Saturday, October 26, 2013


It's fall and in this corner of Germany it shows.  The colors are fantastic and rival those in New England. From Hansjorg and Silke's back balcony one looks out on the hills that surround their small town.  The hills are bathed in the colors of fall.  Of course the best way to experience this time of the year is to take a hike in the woods.

With Hansjorg in the lead, since he professes to know where he is going, we set off on an uphill climb through the trees.  I can't stop taking pictures of the vivid colors that surround us.  The pathways are littered with the fallen leaves, so thick in places it is like walking on a soft cushion.

I have never been on a hike with Hansjorg where he didn't change our route multiple times along the way.  I think it's just his nature to "see what's down that path", as he consults his map frequently, changing directions on a whim.  Perhaps he's just lost, but we do manage to end up at a guest house along the trail, so all is well.. Of course he has many trails to choose from in the Black Forest.

The next day we headed off to the wine growing region in Alsace, France for some history about WW I. Hartmannsweilerkoph  is a rocky peak in the Vosges Mountains standing 3,100 feet above the Rhine Valley. From 1914 till 1918 the French and Germans battled it out from their respective trenches on this mountain top.   Through the course of the war, thirty thousand deaths were reported here with a majority of these among the French.  After about 18 months of fierce combat, both sides began to focus most of their attention on the western front farther north. Only enough men to hold the lines were left at Hartmannswillerkopf, and they remained relatively stable for the remainder of the war, generally only artillery exchanges taking place.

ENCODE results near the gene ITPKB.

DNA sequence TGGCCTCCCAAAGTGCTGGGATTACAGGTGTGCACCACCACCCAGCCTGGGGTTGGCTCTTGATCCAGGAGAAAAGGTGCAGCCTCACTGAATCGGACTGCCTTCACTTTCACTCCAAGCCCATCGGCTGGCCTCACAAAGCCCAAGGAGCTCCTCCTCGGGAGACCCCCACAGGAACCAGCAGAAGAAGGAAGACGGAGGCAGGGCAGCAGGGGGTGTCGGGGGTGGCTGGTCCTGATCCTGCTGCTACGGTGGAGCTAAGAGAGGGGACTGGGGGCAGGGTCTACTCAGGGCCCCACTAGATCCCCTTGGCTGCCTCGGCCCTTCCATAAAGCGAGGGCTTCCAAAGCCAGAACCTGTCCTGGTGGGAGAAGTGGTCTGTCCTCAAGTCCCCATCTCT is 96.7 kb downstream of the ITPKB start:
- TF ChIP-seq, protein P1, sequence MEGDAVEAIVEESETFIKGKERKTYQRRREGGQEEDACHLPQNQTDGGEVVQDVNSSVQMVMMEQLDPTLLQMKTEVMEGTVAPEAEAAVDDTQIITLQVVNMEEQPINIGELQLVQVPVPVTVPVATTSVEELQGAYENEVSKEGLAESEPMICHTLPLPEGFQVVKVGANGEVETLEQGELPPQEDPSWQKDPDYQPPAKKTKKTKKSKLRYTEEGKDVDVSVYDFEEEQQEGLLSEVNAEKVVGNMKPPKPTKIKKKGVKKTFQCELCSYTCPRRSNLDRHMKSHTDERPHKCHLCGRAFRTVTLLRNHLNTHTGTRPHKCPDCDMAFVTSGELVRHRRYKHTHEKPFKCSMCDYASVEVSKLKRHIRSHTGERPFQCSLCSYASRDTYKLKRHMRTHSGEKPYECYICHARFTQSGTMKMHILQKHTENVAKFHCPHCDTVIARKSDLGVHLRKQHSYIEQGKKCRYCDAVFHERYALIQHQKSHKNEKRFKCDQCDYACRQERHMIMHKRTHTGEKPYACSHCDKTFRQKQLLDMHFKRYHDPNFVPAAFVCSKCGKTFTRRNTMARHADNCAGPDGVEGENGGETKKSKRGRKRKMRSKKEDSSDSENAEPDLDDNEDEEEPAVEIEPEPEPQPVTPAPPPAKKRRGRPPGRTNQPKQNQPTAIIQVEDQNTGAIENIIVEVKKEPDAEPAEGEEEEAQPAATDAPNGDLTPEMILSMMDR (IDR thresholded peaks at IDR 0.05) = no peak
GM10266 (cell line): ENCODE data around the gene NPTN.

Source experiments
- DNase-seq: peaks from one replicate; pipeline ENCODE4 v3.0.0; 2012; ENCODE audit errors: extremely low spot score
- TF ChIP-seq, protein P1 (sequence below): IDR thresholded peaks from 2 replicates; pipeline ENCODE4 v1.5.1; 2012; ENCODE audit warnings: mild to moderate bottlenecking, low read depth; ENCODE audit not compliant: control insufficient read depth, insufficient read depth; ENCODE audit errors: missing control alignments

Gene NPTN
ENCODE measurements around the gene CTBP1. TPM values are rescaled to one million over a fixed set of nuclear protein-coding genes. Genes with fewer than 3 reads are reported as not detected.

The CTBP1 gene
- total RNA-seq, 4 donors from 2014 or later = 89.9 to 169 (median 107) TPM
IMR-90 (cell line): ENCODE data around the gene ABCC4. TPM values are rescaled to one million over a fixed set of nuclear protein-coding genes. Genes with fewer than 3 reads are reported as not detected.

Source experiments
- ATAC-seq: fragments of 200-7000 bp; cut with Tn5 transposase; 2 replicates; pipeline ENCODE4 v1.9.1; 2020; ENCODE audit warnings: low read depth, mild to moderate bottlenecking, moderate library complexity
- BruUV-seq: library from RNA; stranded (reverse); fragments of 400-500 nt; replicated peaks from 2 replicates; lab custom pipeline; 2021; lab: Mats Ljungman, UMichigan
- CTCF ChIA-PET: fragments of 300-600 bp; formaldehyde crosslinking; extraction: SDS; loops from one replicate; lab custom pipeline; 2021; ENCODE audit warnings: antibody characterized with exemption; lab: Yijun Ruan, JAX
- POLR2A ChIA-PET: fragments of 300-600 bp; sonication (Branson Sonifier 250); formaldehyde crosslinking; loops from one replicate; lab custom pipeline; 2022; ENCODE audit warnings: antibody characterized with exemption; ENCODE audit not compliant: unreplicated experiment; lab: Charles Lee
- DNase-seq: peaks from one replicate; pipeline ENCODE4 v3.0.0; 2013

Today, the area is a French national monument. There is a museum and a cemetery at the site, and it is also possible to explore the extensive trench system. Because the lines were static for such a long period, the trenches are very well preserved, especially on the German side of the mountain.  You can still see many of the trenches and craters made by the extensive shelling.



We drove back down the mountain and along the Route du Vin to the village of Equisheim. Equisheim is a medieval walled town surrounded by the vineyards of Alsace. Many of the buildings in the town date back to the 1200's and are constructed in the timber frame style.

A traditional dish in Alsace is the Tarte Flambee, so of course we had to give it a try. Made with a very thin pizza like crust, it is covered in sour cream, onion, cheese and small pieces of bacon.  I  heard it was really good and in my haste to try it, I took a bite before I snapped a picture.

Another great day spent with Hansjorg and Silke topped off with a German style "cook it yourself" dinner. With a heated broiler type thingie on the table and little cooking trays, you choose your ingredients from different cheeses, different kinds of meat, onions and mushrooms, then cook your own.  Put the finished product on potatoes and eat.   Along with salad, a great meal with good friends.

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